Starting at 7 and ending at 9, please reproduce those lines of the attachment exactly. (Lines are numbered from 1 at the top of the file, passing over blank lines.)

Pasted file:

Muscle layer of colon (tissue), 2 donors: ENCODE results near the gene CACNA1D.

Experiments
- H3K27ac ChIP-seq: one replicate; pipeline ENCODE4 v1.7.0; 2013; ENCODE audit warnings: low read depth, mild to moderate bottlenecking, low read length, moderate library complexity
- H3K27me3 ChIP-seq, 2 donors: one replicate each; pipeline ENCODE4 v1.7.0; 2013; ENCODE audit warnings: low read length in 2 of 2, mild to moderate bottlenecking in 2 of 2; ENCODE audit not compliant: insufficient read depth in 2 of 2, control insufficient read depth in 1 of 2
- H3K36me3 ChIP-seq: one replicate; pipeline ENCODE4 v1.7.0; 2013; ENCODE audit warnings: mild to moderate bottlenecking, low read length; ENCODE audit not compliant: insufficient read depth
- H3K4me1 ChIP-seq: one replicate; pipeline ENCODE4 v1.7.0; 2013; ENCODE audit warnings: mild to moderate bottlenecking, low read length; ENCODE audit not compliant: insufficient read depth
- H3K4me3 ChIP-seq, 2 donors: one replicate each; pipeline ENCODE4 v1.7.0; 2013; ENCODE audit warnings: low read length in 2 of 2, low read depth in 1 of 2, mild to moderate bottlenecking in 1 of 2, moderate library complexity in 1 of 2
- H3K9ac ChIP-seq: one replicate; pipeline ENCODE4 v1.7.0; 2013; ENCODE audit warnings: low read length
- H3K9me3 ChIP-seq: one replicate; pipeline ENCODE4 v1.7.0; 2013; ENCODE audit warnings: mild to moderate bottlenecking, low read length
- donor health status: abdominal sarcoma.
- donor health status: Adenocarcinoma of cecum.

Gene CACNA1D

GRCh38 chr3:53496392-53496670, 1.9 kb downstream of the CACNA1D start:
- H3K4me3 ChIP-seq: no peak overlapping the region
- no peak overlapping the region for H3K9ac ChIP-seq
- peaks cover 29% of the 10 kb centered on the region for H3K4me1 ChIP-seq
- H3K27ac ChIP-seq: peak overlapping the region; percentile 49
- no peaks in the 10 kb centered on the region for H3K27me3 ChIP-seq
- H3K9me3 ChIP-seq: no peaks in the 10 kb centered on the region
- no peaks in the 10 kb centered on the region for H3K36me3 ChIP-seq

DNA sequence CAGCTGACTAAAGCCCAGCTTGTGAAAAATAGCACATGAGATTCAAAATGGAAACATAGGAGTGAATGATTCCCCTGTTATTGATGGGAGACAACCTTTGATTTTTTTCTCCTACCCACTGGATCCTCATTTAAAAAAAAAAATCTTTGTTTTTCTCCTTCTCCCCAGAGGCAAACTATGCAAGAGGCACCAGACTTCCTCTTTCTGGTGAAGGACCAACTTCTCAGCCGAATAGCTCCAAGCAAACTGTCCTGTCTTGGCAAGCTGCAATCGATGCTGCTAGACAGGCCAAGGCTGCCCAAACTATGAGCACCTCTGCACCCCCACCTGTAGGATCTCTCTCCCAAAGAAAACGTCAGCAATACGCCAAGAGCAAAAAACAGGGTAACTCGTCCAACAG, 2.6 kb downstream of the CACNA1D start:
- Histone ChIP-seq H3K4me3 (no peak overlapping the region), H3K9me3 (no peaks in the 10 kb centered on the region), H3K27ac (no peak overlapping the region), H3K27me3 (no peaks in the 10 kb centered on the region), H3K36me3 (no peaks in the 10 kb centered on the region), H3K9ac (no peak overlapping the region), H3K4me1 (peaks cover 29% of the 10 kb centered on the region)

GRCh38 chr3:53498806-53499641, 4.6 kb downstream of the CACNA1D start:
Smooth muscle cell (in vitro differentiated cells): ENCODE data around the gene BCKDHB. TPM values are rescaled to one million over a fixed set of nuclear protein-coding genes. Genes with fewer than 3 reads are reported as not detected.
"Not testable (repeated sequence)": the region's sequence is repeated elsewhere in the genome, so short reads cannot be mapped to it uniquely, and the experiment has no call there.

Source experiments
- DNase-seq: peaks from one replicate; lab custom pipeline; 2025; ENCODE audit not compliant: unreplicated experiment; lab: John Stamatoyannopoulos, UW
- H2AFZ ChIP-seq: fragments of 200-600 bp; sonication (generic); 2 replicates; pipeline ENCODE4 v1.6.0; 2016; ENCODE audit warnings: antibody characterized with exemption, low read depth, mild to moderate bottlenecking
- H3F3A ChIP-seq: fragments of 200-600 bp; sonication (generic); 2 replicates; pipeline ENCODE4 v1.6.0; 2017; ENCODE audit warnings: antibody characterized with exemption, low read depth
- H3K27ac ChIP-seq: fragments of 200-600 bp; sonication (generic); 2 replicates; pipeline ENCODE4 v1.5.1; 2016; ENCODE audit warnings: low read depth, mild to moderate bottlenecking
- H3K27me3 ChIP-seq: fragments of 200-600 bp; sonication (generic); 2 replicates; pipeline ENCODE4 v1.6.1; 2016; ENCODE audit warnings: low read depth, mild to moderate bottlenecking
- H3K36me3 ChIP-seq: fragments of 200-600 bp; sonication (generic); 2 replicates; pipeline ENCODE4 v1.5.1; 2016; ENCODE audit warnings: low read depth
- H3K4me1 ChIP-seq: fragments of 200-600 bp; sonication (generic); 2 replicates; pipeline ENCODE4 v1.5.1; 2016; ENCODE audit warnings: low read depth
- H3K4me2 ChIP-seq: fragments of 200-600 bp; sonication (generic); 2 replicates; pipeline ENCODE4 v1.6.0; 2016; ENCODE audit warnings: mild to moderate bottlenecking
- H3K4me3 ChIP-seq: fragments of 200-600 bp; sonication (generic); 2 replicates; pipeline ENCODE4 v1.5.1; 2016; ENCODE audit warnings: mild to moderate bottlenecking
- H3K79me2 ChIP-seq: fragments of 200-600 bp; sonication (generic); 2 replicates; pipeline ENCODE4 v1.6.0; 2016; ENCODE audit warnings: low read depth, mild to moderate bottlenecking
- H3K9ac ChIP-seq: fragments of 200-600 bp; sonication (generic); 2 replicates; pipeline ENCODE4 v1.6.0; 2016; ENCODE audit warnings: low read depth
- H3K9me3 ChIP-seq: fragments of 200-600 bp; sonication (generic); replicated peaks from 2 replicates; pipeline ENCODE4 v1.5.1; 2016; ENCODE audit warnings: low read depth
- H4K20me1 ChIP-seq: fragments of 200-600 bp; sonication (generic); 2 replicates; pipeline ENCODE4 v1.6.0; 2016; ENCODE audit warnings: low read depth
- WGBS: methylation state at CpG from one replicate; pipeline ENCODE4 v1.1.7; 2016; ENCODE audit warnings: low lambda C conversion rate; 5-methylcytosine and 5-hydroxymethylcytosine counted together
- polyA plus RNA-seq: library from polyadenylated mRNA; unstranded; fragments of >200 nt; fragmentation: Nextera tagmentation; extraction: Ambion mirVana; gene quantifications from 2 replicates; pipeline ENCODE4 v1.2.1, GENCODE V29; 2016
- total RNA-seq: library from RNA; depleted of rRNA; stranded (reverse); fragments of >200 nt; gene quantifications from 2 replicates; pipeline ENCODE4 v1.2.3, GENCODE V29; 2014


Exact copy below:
- H3K4me3 ChIP-seq, 2 donors: one replicate each; pipeline ENCODE4 v1.7.0; 2013; ENCODE audit warnings: low read length in 2 of 2, low read depth in 1 of 2, mild to moderate bottlenecking in 1 of 2, moderate library complexity in 1 of 2
- H3K9ac ChIP-seq: one replicate; pipeline ENCODE4 v1.7.0; 2013; ENCODE audit warnings: low read length
- H3K9me3 ChIP-seq: one replicate; pipeline ENCODE4 v1.7.0; 2013; ENCODE audit warnings: mild to moderate bottlenecking, low read length